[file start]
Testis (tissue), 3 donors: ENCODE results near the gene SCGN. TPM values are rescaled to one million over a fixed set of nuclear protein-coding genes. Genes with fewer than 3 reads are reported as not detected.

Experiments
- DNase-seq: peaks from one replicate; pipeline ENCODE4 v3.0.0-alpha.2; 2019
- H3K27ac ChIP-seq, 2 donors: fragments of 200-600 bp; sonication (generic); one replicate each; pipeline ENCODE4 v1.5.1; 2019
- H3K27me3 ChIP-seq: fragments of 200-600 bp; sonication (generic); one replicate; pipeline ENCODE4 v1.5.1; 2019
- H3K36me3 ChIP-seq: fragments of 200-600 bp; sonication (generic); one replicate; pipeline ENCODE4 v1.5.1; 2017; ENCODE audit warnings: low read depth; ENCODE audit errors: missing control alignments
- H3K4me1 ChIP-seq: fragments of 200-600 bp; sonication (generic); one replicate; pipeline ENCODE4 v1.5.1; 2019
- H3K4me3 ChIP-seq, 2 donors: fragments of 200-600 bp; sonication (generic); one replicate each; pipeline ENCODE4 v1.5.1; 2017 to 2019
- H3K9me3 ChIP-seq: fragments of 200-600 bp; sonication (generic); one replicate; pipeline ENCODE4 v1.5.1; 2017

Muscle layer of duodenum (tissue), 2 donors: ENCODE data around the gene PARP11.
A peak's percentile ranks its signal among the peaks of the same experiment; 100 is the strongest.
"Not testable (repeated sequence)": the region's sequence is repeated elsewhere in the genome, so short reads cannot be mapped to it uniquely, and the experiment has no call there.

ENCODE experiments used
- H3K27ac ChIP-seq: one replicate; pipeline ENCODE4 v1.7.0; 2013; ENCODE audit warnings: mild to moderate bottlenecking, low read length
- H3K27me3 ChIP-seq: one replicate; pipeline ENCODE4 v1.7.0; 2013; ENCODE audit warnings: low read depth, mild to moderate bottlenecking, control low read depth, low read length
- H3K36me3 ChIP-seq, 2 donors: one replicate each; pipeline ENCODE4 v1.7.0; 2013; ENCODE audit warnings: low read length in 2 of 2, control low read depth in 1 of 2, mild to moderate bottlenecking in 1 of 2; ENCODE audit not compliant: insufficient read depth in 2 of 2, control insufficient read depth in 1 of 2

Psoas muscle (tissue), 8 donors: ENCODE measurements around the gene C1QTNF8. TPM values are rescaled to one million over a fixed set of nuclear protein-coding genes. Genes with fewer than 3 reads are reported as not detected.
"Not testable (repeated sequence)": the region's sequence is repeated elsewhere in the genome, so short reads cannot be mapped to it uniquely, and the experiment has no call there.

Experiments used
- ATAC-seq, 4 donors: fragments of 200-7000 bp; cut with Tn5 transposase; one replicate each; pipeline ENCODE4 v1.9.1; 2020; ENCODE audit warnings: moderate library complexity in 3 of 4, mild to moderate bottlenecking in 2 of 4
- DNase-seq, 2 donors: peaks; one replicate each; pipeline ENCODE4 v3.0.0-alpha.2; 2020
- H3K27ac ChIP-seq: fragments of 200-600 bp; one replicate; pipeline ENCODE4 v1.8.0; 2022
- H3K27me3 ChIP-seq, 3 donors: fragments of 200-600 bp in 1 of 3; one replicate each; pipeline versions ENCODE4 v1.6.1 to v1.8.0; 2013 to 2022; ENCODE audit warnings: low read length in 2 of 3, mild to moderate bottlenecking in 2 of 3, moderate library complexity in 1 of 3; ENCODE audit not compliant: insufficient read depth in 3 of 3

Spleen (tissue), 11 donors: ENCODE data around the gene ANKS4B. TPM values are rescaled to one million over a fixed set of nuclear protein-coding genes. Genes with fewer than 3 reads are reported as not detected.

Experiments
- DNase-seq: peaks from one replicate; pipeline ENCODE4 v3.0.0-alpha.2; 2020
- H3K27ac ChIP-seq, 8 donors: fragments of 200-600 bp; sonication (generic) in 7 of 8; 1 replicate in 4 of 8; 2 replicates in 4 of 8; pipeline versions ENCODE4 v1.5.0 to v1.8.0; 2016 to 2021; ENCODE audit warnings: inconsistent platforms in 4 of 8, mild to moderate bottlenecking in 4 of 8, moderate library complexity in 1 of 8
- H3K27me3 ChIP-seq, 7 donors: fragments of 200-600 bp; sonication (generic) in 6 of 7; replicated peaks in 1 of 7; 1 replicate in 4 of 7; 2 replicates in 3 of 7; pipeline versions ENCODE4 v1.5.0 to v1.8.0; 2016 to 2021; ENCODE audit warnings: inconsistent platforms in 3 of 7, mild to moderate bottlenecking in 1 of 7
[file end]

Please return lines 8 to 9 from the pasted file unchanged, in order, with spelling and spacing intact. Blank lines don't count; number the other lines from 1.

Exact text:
- H3K4me3 ChIP-seq, 2 donors: fragments of 200-600 bp; sonication (generic); one replicate each; pipeline ENCODE4 v1.5.1; 2017 to 2019
- H3K9me3 ChIP-seq: fragments of 200-600 bp; sonication (generic); one replicate; pipeline ENCODE4 v1.5.1; 2017